Four Stoic Virtues to Guide Our Lives

Updated: May 7

"Virtue is how we live happy and free lives. It’s not grandiose nor vague. A Stoic believes they don’t control the world around them, only how they respond—and that they must always respond with courage, temperance, wisdom, and justice."

Ryan Holiday, contemporary Stoic

A good life. It's the underlying drive for all our actions. We just want to feel happy and free. But how is that going for you? Most of us are struggling. The never-ending desires and burdens make us feel more and more restricted and unhappy. Stoicism can help. And it's not just a bandage solution, it's curing the root illness.

As Ryan Holiday explained, living in accordance with the four virtues of Stoicism (an ancient and practical philosophy) is the solution. That means our mind, which is the only thing we control, should always align with these four virtues:

  1. Justice: Serving the common good.

  2. Courage: Persisting in what's right.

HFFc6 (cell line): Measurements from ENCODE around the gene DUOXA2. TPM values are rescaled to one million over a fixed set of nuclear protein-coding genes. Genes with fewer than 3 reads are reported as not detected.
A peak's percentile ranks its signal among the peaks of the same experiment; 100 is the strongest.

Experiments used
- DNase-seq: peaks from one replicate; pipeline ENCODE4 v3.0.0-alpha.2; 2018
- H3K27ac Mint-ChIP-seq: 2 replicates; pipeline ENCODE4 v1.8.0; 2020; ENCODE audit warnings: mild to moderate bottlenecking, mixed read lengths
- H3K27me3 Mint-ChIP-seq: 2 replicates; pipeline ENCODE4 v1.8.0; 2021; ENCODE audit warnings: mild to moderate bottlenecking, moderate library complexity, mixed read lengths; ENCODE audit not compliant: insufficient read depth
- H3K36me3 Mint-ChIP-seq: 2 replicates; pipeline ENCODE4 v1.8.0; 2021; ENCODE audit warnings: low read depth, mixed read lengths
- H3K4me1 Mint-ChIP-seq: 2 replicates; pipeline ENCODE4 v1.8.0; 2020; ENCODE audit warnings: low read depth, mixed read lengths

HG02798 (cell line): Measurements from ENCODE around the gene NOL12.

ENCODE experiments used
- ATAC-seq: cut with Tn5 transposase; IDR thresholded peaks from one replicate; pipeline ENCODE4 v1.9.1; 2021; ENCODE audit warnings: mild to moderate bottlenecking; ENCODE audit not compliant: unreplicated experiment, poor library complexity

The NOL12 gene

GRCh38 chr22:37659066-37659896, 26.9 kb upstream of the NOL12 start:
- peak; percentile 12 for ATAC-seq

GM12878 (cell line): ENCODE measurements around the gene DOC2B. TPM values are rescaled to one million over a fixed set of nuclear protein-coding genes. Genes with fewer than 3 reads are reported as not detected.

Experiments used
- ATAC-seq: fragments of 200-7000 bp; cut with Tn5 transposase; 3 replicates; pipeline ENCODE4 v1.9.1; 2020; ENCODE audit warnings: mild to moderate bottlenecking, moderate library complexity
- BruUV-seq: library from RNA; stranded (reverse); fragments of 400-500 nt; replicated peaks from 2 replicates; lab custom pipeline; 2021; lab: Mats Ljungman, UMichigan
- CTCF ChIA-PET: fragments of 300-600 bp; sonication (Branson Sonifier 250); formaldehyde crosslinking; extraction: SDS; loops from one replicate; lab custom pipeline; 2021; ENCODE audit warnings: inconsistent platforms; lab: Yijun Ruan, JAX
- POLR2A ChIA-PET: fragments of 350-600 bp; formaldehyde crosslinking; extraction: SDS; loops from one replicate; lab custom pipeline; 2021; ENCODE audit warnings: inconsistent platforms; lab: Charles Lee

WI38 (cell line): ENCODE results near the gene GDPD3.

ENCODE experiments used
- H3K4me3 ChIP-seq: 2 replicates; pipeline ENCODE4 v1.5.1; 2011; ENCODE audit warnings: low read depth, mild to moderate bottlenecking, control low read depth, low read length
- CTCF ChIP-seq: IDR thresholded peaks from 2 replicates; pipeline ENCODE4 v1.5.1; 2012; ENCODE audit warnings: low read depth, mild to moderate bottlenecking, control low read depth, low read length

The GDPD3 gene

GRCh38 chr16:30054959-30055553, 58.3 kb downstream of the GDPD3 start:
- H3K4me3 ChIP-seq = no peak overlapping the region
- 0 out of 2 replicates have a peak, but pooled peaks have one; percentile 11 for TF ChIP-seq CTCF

3. Temperance: Finding the right degree or amount and having self-discipline.

  4. Wisdom: Pursuing proper and enlightening education.


Let's examine each in more detail.


1: Justice

In Stoicism, justice means helping the greater good. The great Stoic emperor Marcus Aurelius said,

“A commitment to justice in your own acts. Which means: thought and action resulting in the common good. What you were born to do.”

In other words, only seeking self-benefit and not caring about others is injustice. True happiness comes from helping others, from justice. If we hurt others, we also hurt ourselves. Marcus Aurelius said, "What injures the hive injures the bee." But when we help others, we also help ourselves; it's win-win.

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Justice can extend out to other nearby virtues such as

  • Integrity: doing the right thing, even when no one is watching, even when it is hard.

  • Honesty: speaking the truth but with kindness.

  • Reciprocity: treat others the way you want to be treated.

  • Broad Love: wanting the best for the all people

In Stoicism, justice is the most important virtue. Courage, wisdom, and temperance should all be used to serve the common good.


2: Courage

Courage is about having the bravery and persistence to do what's right, to fight for justice.